Tao Kan

Tao Kan (Chinese: 陶侃; pinyin: Táo Kǎn) (259–334), courtesy name Shixing (士行), formally Duke Huan of Changsha (長沙桓公), was a renowned Jin Dynasty (265-420) general and governor. He was the great-grandfather of the Jin Dynasty poet Tao Yuanming.

Early careerEdit

Tao Kan was born under the rule of Eastern Wu, and his father was an Eastern Wu general. Early in his career, he was a low-level county official, but subsequently on the recommendation of the commandery governor Zhang Kui (張夔), he was sent to the Jin prime minister Zhang Hua for commission; however, Zhang Hua, who did not favor people from former Eastern Wu lands, did not give him a commission, and he ended up serving on staff of the general Sun Xiu (孫秀, not to be confused with the Eastern Wu emperor or Sima Lun's advisor), a member of the Eastern Wu imperial household.

Later, Tao served on the staff of the famed Jing Province (荊州, modern Hubei and Hunan) governor Liu Hong (劉弘). Liu once personally told him, "When I was serving on General Yang Hu's staff, he told me that I would one day have his position. Now, I tell you that you will one day have my position." Tao later played a large role in Liu's suppression of the rebel Chen Min (陳敏). He later served successively as several commanderies' governor, and later served under the general Wang Dun, participating in Wang's campaign against various agrarian rebels, including the powerful Du Tao (杜弢). For his accomplishments, Wang commissioned Tao as the governor of Jing Province, fulfilling Liu's prior words.

However, Wang soon became apprehensive about Tao's abilities. In 315, he suddenly detained Tao and ordered him to be the governor of Guang Province (廣州, modern Guangdong) -- considered to be a demotion and an exile. He even considered executing Tao, but fearful that killing Tao would lead to reactions from the general Zhou Fang (周訪), whose daughter was Tao's daughter-in-law, he allowed Tao to report to Guang Province, which had been in control of the semi-rebel Wang Ji (王機). Upon arrival in Guang Province, Tao defeated Wang easily and pacified the province. As the provincial affairs did not require him to work all day, Tao developed the exercise habit of moving a hundred bricks a day from his study to his courtyard, and then from the courtyard back to the study, reasoning that he needed to continue to exercise himself for future campaigns to recover central China. He was therefore often cited in Chinese history as an example of the importance of physical exercise.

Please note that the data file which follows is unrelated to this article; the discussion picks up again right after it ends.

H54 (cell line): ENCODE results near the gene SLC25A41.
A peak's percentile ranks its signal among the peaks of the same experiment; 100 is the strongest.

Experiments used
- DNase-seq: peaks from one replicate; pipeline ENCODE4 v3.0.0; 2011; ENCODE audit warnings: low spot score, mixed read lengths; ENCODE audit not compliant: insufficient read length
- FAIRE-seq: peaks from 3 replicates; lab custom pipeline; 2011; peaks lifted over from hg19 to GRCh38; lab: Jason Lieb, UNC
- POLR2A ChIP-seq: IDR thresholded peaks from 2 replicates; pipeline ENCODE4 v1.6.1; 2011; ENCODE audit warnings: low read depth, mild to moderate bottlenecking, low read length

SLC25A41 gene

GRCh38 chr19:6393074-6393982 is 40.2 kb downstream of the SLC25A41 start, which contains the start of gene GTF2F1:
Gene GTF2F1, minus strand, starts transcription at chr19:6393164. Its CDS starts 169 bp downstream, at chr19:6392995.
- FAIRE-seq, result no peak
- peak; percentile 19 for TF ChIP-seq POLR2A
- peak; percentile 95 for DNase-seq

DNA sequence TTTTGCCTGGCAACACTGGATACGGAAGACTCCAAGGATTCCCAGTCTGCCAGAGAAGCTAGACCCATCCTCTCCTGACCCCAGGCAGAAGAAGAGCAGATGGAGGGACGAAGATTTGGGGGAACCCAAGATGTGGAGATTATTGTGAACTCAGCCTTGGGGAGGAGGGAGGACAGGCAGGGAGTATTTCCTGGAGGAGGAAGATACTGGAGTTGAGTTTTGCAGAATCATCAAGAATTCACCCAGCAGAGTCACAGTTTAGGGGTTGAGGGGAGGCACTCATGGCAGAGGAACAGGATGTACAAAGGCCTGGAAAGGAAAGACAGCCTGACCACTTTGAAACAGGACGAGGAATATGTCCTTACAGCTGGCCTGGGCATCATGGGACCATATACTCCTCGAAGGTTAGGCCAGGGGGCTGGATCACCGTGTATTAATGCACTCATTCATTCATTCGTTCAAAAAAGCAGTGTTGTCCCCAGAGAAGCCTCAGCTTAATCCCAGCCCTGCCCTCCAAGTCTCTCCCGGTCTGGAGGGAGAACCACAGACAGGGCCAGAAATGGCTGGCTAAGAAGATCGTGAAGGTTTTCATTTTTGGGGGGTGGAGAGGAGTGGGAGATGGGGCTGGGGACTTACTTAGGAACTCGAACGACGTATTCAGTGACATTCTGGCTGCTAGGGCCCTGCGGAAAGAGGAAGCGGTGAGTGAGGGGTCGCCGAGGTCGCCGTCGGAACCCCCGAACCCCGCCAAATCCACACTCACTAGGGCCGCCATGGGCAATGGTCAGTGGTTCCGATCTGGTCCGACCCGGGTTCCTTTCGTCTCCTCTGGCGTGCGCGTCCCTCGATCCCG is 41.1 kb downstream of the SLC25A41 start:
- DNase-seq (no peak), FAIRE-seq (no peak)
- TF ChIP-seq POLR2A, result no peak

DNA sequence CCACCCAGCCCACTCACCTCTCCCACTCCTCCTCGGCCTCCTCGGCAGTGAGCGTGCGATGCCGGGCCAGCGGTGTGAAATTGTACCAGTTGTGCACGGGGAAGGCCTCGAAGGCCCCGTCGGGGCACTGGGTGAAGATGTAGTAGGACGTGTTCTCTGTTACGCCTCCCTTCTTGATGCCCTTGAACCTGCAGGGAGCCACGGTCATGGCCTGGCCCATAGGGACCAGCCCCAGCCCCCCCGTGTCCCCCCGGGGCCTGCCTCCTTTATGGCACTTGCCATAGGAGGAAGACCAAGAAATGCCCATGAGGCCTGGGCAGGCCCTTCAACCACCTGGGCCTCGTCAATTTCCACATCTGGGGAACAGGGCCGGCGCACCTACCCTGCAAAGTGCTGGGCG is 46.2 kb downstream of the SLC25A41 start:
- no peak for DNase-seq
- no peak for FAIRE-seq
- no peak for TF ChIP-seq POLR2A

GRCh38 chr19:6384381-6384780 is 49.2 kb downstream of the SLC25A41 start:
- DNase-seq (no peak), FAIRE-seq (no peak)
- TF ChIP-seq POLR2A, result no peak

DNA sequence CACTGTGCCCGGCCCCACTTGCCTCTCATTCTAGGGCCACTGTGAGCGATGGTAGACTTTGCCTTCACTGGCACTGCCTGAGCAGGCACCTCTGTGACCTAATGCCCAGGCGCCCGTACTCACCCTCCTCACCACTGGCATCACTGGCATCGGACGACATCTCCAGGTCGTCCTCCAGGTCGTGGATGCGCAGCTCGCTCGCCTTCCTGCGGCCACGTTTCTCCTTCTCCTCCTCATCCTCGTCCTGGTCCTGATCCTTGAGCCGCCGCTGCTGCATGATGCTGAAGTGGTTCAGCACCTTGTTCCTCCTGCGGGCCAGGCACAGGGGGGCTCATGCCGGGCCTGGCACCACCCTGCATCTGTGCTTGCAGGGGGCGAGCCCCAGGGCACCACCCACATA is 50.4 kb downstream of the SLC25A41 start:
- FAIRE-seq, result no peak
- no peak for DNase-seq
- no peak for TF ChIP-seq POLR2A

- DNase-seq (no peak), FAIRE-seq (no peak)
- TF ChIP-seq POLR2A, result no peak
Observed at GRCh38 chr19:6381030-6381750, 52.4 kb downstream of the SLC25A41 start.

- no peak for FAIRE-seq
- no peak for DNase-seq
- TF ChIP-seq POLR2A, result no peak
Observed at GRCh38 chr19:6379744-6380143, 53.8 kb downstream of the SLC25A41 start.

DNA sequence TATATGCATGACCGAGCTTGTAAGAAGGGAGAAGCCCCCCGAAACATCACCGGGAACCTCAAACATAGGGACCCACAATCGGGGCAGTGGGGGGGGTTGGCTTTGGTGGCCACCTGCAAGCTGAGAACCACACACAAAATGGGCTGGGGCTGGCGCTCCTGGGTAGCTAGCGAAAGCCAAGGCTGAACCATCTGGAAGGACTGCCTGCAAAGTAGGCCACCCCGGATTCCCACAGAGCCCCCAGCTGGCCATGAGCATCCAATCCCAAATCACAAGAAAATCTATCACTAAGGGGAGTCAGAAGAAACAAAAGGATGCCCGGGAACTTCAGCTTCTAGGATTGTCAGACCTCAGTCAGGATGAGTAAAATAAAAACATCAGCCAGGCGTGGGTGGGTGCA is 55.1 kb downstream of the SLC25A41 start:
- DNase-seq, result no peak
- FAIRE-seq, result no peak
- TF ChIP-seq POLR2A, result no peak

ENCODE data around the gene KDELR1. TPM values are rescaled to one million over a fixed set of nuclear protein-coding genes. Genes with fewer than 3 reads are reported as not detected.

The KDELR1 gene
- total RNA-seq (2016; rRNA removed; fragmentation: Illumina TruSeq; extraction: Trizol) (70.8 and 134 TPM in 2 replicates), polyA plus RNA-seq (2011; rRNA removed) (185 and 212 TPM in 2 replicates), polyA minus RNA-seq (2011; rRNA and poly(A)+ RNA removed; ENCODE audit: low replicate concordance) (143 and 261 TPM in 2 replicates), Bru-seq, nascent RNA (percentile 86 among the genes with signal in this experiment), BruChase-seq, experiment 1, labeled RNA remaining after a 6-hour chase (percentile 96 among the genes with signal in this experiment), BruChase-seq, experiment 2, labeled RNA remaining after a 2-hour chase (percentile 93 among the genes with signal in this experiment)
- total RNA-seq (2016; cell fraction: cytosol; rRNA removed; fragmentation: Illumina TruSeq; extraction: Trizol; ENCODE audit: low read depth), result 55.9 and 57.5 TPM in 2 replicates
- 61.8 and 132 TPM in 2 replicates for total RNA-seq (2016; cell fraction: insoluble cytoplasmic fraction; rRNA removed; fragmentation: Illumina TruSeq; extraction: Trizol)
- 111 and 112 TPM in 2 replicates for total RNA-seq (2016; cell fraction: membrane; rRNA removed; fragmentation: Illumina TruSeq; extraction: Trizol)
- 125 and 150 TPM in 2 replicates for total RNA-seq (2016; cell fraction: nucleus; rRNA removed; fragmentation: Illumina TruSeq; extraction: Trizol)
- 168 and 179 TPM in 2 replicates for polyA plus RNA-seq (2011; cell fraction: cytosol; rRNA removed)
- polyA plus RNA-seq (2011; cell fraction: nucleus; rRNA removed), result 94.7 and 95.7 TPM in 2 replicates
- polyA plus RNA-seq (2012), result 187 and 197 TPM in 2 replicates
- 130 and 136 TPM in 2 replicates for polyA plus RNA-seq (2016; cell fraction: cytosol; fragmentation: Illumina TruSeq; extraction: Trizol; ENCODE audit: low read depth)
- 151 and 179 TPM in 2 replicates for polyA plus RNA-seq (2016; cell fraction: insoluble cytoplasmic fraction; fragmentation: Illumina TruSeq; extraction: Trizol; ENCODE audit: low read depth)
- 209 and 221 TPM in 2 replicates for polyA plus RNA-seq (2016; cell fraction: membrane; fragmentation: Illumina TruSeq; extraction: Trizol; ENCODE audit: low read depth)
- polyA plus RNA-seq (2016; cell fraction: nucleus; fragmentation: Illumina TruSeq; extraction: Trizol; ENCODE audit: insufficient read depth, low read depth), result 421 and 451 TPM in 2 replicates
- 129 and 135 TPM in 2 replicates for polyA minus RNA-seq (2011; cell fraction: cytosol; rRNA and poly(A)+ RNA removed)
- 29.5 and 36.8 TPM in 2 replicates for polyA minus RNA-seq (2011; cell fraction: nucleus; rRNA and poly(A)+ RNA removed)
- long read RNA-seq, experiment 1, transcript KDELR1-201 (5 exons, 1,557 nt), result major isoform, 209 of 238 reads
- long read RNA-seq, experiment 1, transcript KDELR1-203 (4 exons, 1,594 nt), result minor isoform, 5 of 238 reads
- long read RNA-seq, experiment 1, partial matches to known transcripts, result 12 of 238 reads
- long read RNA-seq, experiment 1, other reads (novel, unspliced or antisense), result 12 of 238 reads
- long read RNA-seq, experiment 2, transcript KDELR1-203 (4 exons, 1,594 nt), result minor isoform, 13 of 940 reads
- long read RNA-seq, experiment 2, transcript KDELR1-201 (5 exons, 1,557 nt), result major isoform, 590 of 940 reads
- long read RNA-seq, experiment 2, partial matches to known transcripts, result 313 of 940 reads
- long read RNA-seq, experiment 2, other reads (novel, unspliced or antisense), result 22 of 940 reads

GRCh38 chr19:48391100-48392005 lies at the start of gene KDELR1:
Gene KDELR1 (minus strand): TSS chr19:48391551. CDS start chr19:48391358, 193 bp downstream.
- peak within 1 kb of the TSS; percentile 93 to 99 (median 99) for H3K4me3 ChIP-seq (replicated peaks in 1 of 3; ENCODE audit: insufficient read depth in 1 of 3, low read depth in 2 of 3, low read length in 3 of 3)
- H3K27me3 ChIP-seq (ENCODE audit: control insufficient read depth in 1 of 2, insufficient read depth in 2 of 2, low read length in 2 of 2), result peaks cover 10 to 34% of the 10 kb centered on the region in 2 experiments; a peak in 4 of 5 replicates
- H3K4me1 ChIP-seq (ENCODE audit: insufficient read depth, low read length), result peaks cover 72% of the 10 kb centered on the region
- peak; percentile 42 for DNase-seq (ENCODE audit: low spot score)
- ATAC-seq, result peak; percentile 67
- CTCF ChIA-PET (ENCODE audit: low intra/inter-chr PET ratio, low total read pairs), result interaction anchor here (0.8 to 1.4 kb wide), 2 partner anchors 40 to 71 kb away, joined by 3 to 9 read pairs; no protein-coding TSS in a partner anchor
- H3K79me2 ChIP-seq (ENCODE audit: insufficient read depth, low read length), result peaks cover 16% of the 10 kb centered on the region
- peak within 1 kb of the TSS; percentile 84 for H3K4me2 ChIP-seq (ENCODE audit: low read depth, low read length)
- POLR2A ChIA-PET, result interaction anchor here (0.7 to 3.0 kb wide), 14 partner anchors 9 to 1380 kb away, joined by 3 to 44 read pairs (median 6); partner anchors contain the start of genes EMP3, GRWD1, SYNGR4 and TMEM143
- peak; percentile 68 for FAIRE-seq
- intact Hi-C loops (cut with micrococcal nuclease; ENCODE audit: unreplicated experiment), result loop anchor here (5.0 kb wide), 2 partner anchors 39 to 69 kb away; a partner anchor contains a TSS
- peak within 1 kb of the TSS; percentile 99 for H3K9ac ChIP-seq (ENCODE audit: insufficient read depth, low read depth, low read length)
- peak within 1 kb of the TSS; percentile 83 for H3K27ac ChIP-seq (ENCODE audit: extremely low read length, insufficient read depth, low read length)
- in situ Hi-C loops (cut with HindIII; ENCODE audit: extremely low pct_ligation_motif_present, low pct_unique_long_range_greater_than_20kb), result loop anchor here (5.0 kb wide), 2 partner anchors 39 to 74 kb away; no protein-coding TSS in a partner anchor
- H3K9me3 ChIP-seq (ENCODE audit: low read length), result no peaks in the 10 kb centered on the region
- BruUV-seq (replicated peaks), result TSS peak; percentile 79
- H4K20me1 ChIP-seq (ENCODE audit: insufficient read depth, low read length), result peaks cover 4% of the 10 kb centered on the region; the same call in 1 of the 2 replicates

Later careerEdit

When Wang Dun rebelled against Emperor Yuan in 322, Emperor Yuan commissioned Tao to be the governor of Jiang Province (江州, modern Jiangxi) with intent that Tao participate in attacking Wang's rear. However, Tao sent only a small force to assist Sima Cheng (司馬承) the governor of Xiang Province (湘州, modern Hunan), who was loyal to Emperor Yuan, and Tao's force was insufficient to prevent Sima Cheng from being defeated and killed by Wang. After Wang was successful in capturing the capital Jiankang and forcing Emperor Yuan to submit to his will, he kept Tao at Guang Province. Subsequently, after Wang died during his campaign to overthrow Emperor Ming in 324, Emperor Ming made Tao the governor of Jing Province and military commander of the western provinces. He was effective in that role—and the military improvements he made later helped to pave the way for Huan Wen's later campaign to conquer Cheng Han in 347.

However, Tao became resentful when Emperor Ming died in 325 and failed to list him among the officials who were promoted or honored—leading him to suspect that Emperor Ming's brother-in-law, the regent Yu Liang, had erased his name. As a result, Yu became apprehensive of Tao, and subsequently, when Su Jun rebelled in 327 and attacked Jiankang, he ordered Wen Jiao the governor of Jiang Province not to come to Jiankang's aid but instead defend against a possible Tao attack, and this contributed to Jiankang's fall to Su in 328.

After Jiankang fell, Yu fled to Wen's domain, and they considered how they could defeat Su. Wen's cousin Wen Chong (溫充) suggested that they offer the title of the supreme commander to Tao, and they did so. However, Tao was still resentful of Yu and therefore initially refused. Eventually, however, after his anger was over, he accepted, and he, Wen, and Yu combined their forces and headed east to Jiankang. In winter 328, during a battle with Su, Su was killed, and they subsequently defeated the remnants of Su's army in 329. For his contributions, Tao was created the Duke of Changsha. When he later suppressed the rebellion of Guo Mo in 330, he was given the military command over eight provinces—an extreme authority not even matched by Wang Dun. As he grew ill in 334, he resigned and tried to retire to his dukedom of Changsha, but died on the way.